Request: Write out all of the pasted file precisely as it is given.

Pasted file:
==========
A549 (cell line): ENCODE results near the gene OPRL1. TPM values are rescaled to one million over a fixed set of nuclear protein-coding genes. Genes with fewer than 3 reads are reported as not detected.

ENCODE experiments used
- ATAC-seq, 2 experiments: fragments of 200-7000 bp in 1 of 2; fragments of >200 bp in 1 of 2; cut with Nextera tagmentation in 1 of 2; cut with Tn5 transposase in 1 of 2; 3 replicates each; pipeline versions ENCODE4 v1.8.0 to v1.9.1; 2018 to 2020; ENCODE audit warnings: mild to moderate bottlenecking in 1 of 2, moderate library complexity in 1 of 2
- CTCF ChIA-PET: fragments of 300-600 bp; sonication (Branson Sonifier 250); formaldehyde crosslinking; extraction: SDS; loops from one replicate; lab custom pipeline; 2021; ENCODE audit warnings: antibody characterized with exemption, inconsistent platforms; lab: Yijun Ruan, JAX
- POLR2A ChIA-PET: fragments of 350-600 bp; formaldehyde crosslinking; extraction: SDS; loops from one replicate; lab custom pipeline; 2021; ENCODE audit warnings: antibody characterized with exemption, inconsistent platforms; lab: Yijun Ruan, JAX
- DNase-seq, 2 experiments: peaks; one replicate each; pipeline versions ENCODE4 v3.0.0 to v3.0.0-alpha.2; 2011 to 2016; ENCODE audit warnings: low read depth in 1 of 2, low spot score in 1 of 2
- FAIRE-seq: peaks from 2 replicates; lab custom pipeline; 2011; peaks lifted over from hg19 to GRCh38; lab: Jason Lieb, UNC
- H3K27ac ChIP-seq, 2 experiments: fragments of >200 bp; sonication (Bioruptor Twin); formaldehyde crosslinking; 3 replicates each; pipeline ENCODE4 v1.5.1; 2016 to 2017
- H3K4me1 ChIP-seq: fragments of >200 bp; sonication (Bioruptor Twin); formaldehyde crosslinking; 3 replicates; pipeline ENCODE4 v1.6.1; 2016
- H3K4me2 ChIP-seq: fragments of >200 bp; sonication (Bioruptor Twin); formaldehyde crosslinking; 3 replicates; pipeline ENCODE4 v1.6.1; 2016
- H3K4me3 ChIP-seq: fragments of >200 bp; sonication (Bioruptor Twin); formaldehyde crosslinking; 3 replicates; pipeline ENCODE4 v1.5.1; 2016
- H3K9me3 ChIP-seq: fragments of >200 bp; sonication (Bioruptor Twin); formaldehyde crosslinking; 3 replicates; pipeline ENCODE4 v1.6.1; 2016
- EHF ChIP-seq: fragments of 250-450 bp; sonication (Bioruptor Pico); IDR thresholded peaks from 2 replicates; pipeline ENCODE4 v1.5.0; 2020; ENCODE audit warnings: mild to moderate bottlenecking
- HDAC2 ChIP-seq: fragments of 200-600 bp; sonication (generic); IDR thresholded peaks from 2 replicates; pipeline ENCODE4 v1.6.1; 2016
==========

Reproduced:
A549 (cell line): ENCODE results near the gene OPRL1. TPM values are rescaled to one million over a fixed set of nuclear protein-coding genes. Genes with fewer than 3 reads are reported as not detected.

ENCODE experiments used
- ATAC-seq, 2 experiments: fragments of 200-7000 bp in 1 of 2; fragments of >200 bp in 1 of 2; cut with Nextera tagmentation in 1 of 2; cut with Tn5 transposase in 1 of 2; 3 replicates each; pipeline versions ENCODE4 v1.8.0 to v1.9.1; 2018 to 2020; ENCODE audit warnings: mild to moderate bottlenecking in 1 of 2, moderate library complexity in 1 of 2
- CTCF ChIA-PET: fragments of 300-600 bp; sonication (Branson Sonifier 250); formaldehyde crosslinking; extraction: SDS; loops from one replicate; lab custom pipeline; 2021; ENCODE audit warnings: antibody characterized with exemption, inconsistent platforms; lab: Yijun Ruan, JAX
- POLR2A ChIA-PET: fragments of 350-600 bp; formaldehyde crosslinking; extraction: SDS; loops from one replicate; lab custom pipeline; 2021; ENCODE audit warnings: antibody characterized with exemption, inconsistent platforms; lab: Yijun Ruan, JAX
- DNase-seq, 2 experiments: peaks; one replicate each; pipeline versions ENCODE4 v3.0.0 to v3.0.0-alpha.2; 2011 to 2016; ENCODE audit warnings: low read depth in 1 of 2, low spot score in 1 of 2
- FAIRE-seq: peaks from 2 replicates; lab custom pipeline; 2011; peaks lifted over from hg19 to GRCh38; lab: Jason Lieb, UNC
- H3K27ac ChIP-seq, 2 experiments: fragments of >200 bp; sonication (Bioruptor Twin); formaldehyde crosslinking; 3 replicates each; pipeline ENCODE4 v1.5.1; 2016 to 2017
- H3K4me1 ChIP-seq: fragments of >200 bp; sonication (Bioruptor Twin); formaldehyde crosslinking; 3 replicates; pipeline ENCODE4 v1.6.1; 2016
- H3K4me2 ChIP-seq: fragments of >200 bp; sonication (Bioruptor Twin); formaldehyde crosslinking; 3 replicates; pipeline ENCODE4 v1.6.1; 2016
- H3K4me3 ChIP-seq: fragments of >200 bp; sonication (Bioruptor Twin); formaldehyde crosslinking; 3 replicates; pipeline ENCODE4 v1.5.1; 2016
- H3K9me3 ChIP-seq: fragments of >200 bp; sonication (Bioruptor Twin); formaldehyde crosslinking; 3 replicates; pipeline ENCODE4 v1.6.1; 2016
- EHF ChIP-seq: fragments of 250-450 bp; sonication (Bioruptor Pico); IDR thresholded peaks from 2 replicates; pipeline ENCODE4 v1.5.0; 2020; ENCODE audit warnings: mild to moderate bottlenecking
- HDAC2 ChIP-seq: fragments of 200-600 bp; sonication (generic); IDR thresholded peaks from 2 replicates; pipeline ENCODE4 v1.6.1; 2016